Sleep Apnea and the Trucking Industry

September 2016 train crash in Hoboken, NJ.

The Trump administration has recently ordered the Department of Transportation to withdraw a proposal put forth by former President Barack Obama that would require truck drivers and other heavy equipment operators in the transportation industry to undergo mandatory sleep apnea testing. Obama’s proposal was made shortly after the September 2016 train crash in Hoboken, New Jersey that killed one individual and injured over one hundred others. It was found after an in-depth investigation into the accident that the driver had an undiagnosed condition known as Obstructive Sleep Apnea. The Trump administration has stated that their revocation of this suggested safety precaution is part of a larger attempt to roll back trade and commerce regulations across the board in order to expand the economy and create jobs. However, the National Transportation Safety Board and senators such a Chuck Schumer (D-N.Y.) and Cory Booker (D-N.J.) vehemently oppose the Trump administration’s decision, stating that public safety is being put at risk. Schumer and Booker have introduced a Bill that would make sleep apnea testing for certain populations in the transportation industry mandatory. There are larger trucking companies that already require their drivers to get tested.

What is Sleep Apnea?

While there are different forms of sleep apnea, Obstructive Sleep Apnea (OSA) is the most common. OSA is a condition that is triggered when an individual’s airway collapses during sleep. A person with this disorder stops breathing at different intervals of the night, disrupting their deep sleep pattern at a frequency that can reach 400 times a night. Essentially, when someone that suffers from OSA stops breathing, the body responds by waking that individual from the deep sleep we all need to feel truly rested and remain alert throughout the day. While some cases of OSA are relatively mild, more serious cases mirror narcolepsy, a condition in which those inflicted by the disorder will spontaneously fall asleep.

Why are Truck Drivers at Risk?

There are many underlying causes for OSA including high blood pressure, type 2 diabetes, age, high BMI, and having an irregular rest schedule. All of these health concerns are common in the trucking industry. Many drivers live a largely sedentary lifestyle, healthy food choices are not easily accessible on the road, and HOS (Hours of Service) regulations can create erratic sleep schedules.  The FMCSA estimates that 28% of all truck drivers have mild to severe sleep apnea.

How big of a problem is Obstructive Sleep Apnea?

While leaders in the transportation industry have long recognized that OSA is a major safety concern, there have been few studies that provide statistical data to back those trepidations until recently. In 2016, researchers from the T.H. Chan School of Public Health at Harvard University made an in-depth inquiry into OSA in the trucking industry by observing thousands of drivers who suffered from OSA and creating a control group of drivers who did not. They also split the study further making note of the driving records of those drivers who sought OSA treatment and those who chose to forgo treatment. The study found that drivers who received treatment had safety ratings nearly identical to drivers who do not have the condition. However, drivers who have OSA and did not seek treatment were five times more likely to be involved in preventable accidents. Senior author of the study, Stefanos Kales, argues that “Up to 20% of all large truck crashes are due to drowsy or fatigued driving, which would account for almost 9,000 fatalities and up 220,000 serious injuries.” The researchers concluded that OSA was pervasive enough that regulatory agencies owed it to both truck drivers and the general motoring public to require testing.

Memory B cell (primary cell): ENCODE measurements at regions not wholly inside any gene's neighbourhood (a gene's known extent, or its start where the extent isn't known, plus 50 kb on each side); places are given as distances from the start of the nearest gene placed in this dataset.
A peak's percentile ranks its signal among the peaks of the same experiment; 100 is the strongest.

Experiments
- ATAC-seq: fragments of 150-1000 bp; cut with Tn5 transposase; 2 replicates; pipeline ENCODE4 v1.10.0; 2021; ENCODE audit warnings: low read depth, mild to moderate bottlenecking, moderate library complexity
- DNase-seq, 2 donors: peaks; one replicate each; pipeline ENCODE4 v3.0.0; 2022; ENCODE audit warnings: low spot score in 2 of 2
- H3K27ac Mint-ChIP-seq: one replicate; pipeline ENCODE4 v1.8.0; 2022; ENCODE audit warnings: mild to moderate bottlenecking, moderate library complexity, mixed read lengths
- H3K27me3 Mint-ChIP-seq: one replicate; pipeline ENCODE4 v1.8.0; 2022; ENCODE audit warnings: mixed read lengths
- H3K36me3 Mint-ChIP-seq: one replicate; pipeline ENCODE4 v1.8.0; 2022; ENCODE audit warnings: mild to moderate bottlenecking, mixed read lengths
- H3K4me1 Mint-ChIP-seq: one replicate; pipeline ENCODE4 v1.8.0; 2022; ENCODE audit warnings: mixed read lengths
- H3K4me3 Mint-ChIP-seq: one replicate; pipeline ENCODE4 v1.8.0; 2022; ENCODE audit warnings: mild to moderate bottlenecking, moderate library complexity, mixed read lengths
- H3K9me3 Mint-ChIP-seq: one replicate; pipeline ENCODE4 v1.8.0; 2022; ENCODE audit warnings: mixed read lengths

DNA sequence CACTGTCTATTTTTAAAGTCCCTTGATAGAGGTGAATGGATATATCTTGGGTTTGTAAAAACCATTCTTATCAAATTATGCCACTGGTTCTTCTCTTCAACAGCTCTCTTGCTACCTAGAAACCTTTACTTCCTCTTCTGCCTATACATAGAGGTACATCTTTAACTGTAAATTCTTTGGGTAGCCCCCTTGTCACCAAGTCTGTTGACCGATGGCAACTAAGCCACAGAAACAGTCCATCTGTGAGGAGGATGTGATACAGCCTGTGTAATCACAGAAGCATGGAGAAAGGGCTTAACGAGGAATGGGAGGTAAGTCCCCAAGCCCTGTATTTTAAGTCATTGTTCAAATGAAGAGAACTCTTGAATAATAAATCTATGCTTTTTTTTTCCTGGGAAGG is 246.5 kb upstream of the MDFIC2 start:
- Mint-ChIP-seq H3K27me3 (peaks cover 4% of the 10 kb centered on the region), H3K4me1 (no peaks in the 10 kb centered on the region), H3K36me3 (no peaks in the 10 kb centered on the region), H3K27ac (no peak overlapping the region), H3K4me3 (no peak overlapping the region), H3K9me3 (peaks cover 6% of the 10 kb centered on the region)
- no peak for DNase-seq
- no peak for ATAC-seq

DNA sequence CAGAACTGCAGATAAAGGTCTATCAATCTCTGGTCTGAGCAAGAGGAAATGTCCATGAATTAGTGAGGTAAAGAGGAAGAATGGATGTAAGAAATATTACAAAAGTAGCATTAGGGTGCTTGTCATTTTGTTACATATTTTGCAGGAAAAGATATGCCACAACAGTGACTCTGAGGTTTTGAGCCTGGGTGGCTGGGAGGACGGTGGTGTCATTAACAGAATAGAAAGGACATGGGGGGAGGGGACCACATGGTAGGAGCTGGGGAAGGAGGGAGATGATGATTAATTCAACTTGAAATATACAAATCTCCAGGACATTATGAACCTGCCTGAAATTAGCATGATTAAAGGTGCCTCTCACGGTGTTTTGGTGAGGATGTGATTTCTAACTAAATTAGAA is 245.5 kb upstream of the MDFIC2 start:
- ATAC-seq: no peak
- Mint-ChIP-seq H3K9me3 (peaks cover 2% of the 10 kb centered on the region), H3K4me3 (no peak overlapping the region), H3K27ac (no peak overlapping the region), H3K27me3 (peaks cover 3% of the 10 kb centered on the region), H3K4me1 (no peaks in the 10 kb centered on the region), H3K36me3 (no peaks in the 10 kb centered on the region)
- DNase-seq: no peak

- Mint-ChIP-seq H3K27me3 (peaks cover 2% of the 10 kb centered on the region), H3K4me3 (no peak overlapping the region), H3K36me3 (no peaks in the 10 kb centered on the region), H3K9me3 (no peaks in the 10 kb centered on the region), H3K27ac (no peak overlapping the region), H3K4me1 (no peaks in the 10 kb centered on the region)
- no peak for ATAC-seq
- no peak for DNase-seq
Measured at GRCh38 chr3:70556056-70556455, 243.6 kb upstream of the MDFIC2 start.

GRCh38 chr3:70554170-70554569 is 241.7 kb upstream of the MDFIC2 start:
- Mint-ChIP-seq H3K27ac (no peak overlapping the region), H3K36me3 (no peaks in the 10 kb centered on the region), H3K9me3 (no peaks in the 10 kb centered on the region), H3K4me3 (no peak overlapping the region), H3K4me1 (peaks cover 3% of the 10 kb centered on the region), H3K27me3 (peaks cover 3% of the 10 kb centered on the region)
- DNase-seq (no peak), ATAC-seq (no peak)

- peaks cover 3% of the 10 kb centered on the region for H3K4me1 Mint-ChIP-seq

What does this mean for drivers?

The primary argument against OSA testing for commercial drivers is the expense. Payments for sleep testing are occasionally paid for by larger trucking companies, but many drivers are uninsured or have very high deductibles. There are at home sleep tests that range from $150-$500, but sleep-center studies can be as expensive as $4,000. Sleep centers studies also require drivers to take a significant amount of time off of work – time that many drivers cannot afford. That is only the cost to receive a diagnosis. Approved treatments for OSA are limited and the most common treatment is the use of a pressurized breathing machine or CPAP machine. This machine can cost $1,500 to $3,500 and is not covered under all insurance plans. Drivers are required to pass a “medically-qualified-to-drive,” exam in order to continue driving (frequency varies by state). If regulations were passed without provisions to help drivers mitigate the monetary cost of having OSA, many drivers could not pass their medical examinations and lose their means of livelihood.

CPAP diagram

Final Remarks

OSA is a hefty concern for those in charge of public safety and individuals in the trucking industry, particularly truck drivers. While Congress and other regulatory agencies debate on how to best address the safety concerns raised by OSA, there are a few things truck drivers can do. OSA can be reversible with some lifestyle and habit changes! For some, weight loss through exercise and diet can significantly improve and even eradicate OSA symptoms. Some corporations are taking their own action including instituting corporate wellness programs such as the one implemented by Celadon Trucking called “Highway to Health.” With others it may be as simple as making healthier food choices while on the road, which can make a huge difference.




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